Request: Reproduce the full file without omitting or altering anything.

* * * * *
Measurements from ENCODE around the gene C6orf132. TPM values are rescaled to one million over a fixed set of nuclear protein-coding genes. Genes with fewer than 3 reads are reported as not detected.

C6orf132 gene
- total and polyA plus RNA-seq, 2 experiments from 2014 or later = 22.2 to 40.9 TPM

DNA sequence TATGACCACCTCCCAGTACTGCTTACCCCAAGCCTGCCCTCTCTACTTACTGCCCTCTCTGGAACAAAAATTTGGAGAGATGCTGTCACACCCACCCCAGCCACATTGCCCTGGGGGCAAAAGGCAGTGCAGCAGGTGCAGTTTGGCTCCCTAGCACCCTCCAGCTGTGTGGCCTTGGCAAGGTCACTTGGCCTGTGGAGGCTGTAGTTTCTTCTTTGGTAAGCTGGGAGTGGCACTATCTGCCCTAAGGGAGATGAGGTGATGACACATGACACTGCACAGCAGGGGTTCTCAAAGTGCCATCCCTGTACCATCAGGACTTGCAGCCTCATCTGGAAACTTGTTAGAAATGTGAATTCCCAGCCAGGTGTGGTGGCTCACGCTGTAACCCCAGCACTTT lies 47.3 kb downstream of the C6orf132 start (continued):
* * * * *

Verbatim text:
Measurements from ENCODE around the gene C6orf132. TPM values are rescaled to one million over a fixed set of nuclear protein-coding genes. Genes with fewer than 3 reads are reported as not detected.

C6orf132 gene
- total and polyA plus RNA-seq, 2 experiments from 2014 or later = 22.2 to 40.9 TPM

DNA sequence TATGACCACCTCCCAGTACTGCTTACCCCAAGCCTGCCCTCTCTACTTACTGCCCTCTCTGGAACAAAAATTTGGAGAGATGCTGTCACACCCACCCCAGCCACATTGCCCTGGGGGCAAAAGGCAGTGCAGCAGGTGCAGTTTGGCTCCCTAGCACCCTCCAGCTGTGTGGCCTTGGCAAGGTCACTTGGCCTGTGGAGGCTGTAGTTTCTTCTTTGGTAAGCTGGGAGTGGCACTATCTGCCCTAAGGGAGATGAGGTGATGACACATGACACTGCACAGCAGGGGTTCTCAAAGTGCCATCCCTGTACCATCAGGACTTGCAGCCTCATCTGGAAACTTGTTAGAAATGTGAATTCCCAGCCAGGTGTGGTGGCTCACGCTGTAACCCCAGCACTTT lies 47.3 kb downstream of the C6orf132 start (continued):